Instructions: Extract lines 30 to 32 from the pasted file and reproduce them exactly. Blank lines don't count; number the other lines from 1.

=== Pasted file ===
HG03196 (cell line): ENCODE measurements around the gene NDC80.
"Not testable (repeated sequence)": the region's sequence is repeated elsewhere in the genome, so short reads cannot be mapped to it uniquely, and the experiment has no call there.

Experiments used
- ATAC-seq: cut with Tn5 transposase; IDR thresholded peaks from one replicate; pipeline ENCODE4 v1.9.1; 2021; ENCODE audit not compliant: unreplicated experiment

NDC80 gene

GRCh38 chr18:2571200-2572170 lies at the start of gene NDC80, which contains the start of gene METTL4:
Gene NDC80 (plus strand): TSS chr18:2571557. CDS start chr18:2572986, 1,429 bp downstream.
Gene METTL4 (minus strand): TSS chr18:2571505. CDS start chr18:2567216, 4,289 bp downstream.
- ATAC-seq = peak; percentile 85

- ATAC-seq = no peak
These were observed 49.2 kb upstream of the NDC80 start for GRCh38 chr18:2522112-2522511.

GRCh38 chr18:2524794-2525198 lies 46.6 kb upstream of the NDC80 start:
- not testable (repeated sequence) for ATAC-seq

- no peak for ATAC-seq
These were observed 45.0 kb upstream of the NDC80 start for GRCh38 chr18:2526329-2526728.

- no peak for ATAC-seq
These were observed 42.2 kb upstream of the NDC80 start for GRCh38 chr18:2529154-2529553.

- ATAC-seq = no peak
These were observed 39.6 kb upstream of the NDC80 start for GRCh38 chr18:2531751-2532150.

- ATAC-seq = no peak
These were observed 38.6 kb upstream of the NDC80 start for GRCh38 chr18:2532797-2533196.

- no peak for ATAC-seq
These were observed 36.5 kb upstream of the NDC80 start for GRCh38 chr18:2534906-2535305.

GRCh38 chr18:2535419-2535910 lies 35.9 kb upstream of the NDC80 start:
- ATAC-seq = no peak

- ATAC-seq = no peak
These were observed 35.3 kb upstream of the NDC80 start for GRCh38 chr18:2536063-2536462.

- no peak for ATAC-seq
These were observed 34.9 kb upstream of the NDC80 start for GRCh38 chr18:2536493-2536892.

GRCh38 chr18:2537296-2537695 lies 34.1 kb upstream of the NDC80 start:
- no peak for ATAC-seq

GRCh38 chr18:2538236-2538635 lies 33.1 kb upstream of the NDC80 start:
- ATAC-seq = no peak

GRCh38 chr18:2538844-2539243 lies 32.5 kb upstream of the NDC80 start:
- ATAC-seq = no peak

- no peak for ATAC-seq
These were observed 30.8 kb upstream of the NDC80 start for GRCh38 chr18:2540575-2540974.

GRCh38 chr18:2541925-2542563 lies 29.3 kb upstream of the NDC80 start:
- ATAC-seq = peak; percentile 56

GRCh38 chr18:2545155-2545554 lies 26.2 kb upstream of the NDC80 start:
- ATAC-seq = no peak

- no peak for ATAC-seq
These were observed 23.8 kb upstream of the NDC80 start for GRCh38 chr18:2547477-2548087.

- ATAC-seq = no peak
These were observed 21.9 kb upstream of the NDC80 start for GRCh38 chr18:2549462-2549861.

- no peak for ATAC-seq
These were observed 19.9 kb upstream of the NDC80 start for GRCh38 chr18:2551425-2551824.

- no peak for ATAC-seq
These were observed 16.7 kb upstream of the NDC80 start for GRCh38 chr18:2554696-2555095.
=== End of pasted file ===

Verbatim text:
GRCh38 chr18:2537296-2537695 lies 34.1 kb upstream of the NDC80 start:
- no peak for ATAC-seq

GRCh38 chr18:2538236-2538635 lies 33.1 kb upstream of the NDC80 start: